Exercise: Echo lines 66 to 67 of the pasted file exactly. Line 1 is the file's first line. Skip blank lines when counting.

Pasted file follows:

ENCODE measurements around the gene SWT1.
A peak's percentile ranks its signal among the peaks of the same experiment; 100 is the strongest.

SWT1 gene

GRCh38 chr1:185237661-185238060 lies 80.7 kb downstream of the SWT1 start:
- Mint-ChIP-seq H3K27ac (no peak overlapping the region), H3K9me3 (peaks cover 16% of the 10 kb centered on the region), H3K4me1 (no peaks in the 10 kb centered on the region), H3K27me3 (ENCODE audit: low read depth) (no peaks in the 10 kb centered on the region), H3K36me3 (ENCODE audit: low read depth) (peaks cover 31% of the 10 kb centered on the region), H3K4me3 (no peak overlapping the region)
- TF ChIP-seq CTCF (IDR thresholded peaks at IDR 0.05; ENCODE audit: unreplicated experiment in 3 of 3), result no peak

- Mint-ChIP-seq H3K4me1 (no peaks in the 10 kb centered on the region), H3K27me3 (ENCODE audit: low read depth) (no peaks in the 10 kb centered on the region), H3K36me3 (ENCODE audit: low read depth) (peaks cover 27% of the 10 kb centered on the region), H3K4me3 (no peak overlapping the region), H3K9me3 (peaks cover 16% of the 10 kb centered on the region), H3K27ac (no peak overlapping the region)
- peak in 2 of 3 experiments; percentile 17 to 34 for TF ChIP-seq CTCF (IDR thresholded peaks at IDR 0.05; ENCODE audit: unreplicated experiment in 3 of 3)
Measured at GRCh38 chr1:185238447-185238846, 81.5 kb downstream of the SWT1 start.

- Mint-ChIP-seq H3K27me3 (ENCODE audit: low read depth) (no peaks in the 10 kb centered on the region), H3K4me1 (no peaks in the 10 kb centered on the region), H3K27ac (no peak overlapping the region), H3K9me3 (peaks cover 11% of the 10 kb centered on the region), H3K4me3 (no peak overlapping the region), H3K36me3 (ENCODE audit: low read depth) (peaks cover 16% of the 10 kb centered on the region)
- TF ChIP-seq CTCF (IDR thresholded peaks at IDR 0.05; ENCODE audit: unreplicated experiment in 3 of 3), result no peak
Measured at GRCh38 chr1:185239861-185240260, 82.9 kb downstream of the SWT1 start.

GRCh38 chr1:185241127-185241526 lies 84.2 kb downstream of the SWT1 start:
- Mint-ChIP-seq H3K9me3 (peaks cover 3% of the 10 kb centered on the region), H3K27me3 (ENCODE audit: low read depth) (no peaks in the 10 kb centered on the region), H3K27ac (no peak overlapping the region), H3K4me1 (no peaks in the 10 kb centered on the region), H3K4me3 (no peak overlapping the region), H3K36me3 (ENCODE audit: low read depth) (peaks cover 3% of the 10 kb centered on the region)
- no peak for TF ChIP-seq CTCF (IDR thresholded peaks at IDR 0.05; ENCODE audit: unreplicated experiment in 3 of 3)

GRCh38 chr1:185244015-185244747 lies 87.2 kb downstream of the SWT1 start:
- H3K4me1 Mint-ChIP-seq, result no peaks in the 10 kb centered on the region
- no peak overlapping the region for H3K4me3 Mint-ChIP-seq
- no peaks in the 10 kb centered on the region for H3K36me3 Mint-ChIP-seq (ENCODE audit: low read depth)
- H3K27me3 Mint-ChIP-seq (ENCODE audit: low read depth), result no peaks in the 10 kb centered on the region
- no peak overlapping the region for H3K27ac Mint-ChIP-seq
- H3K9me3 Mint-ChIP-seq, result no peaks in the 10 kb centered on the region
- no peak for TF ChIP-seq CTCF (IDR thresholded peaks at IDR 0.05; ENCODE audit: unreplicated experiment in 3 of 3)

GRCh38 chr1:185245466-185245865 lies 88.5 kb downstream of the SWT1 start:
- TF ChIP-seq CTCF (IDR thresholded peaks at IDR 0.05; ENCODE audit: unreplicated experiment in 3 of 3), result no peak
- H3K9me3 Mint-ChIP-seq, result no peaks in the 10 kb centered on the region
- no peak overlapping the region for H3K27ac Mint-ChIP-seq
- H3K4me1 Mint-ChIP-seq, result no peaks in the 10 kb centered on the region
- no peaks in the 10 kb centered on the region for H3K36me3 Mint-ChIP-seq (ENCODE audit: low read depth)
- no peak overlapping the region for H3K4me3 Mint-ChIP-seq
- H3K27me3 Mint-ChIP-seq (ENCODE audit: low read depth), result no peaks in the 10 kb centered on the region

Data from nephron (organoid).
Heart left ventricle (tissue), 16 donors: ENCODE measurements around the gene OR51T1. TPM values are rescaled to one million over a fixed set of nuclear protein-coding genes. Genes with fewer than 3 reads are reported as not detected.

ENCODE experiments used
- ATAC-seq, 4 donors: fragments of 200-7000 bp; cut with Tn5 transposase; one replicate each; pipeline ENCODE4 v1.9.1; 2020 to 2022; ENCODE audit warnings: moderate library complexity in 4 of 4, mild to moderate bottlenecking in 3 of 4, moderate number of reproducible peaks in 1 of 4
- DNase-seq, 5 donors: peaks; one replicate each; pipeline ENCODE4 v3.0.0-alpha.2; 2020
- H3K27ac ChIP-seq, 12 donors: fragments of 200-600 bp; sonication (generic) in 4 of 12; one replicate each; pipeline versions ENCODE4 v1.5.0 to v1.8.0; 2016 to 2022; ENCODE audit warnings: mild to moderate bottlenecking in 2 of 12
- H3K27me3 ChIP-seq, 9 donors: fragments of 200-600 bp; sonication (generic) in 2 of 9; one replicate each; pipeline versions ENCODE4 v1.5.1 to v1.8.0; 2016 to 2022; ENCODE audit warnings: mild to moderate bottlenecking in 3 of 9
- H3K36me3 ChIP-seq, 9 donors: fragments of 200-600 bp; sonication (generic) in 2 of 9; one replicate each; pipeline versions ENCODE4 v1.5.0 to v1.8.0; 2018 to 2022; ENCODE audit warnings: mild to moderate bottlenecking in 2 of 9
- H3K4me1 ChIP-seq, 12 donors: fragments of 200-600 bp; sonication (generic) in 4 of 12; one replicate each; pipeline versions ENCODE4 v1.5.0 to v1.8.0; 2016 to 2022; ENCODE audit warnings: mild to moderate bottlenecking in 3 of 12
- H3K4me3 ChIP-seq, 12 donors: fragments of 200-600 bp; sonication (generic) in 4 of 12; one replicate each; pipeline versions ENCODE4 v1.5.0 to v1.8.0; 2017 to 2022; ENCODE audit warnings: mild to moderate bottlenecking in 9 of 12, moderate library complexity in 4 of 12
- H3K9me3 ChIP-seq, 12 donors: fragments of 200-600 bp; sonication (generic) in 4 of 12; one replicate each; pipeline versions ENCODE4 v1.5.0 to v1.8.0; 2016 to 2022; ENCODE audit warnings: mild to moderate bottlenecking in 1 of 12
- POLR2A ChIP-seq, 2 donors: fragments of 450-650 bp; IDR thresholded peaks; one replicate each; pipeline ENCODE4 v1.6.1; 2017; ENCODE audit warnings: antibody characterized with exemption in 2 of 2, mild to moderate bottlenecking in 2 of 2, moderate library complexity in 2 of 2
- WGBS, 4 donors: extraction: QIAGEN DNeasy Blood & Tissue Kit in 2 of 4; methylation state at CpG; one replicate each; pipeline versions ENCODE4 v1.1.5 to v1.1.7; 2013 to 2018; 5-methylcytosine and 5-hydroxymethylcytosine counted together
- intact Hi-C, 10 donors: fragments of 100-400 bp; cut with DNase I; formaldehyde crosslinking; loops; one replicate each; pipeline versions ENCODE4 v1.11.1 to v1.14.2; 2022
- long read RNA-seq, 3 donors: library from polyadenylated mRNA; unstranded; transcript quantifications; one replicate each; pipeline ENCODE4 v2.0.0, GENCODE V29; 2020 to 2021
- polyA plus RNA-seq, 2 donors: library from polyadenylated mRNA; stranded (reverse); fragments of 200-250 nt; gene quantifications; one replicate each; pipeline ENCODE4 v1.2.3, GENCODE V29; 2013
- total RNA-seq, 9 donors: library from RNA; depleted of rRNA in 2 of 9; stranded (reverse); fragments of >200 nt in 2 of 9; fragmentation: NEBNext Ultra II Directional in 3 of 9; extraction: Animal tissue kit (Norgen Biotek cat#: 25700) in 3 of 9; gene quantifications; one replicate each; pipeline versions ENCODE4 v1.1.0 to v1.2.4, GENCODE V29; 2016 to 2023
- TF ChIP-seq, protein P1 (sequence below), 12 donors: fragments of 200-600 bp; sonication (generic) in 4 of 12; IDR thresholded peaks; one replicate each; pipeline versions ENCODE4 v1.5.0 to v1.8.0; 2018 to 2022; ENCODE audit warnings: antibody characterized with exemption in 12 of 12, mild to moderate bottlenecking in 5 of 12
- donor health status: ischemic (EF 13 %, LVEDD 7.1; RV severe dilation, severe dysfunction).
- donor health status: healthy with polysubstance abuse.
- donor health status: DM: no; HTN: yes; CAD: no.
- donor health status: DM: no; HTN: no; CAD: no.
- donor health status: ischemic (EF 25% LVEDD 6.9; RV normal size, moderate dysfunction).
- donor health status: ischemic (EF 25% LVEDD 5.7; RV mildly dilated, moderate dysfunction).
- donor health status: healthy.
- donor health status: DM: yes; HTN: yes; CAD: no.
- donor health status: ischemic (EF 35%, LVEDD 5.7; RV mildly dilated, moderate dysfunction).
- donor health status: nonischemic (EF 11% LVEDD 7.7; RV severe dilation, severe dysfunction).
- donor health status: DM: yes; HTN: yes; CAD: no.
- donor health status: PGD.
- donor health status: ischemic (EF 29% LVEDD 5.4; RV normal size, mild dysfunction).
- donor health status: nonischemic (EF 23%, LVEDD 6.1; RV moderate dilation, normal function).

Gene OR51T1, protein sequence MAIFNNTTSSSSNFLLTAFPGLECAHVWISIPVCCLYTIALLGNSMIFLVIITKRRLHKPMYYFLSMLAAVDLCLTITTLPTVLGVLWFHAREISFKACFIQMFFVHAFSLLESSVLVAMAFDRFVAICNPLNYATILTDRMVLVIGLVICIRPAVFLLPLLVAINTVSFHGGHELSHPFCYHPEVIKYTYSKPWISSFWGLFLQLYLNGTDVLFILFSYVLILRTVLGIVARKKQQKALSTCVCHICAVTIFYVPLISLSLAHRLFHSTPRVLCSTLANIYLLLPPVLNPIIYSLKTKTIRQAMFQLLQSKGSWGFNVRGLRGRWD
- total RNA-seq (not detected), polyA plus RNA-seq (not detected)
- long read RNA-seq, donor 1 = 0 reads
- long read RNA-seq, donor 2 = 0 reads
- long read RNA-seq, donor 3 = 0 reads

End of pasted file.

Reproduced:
- long read RNA-seq, donor 1 = 0 reads
- long read RNA-seq, donor 2 = 0 reads